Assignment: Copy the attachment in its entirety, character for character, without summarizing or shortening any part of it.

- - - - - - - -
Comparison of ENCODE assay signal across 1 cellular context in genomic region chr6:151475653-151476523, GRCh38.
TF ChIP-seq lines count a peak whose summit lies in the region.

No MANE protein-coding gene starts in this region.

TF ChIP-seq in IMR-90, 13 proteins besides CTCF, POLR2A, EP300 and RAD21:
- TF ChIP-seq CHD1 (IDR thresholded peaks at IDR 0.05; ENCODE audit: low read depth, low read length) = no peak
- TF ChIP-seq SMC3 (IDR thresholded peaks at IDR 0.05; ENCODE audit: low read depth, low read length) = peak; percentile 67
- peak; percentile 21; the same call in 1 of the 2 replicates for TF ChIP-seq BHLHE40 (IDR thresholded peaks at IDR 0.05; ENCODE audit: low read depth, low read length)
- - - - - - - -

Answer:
Comparison of ENCODE assay signal across 1 cellular context in genomic region chr6:151475653-151476523, GRCh38.
TF ChIP-seq lines count a peak whose summit lies in the region.

No MANE protein-coding gene starts in this region.

TF ChIP-seq in IMR-90, 13 proteins besides CTCF, POLR2A, EP300 and RAD21:
- TF ChIP-seq CHD1 (IDR thresholded peaks at IDR 0.05; ENCODE audit: low read depth, low read length) = no peak
- TF ChIP-seq SMC3 (IDR thresholded peaks at IDR 0.05; ENCODE audit: low read depth, low read length) = peak; percentile 67
- peak; percentile 21; the same call in 1 of the 2 replicates for TF ChIP-seq BHLHE40 (IDR thresholded peaks at IDR 0.05; ENCODE audit: low read depth, low read length)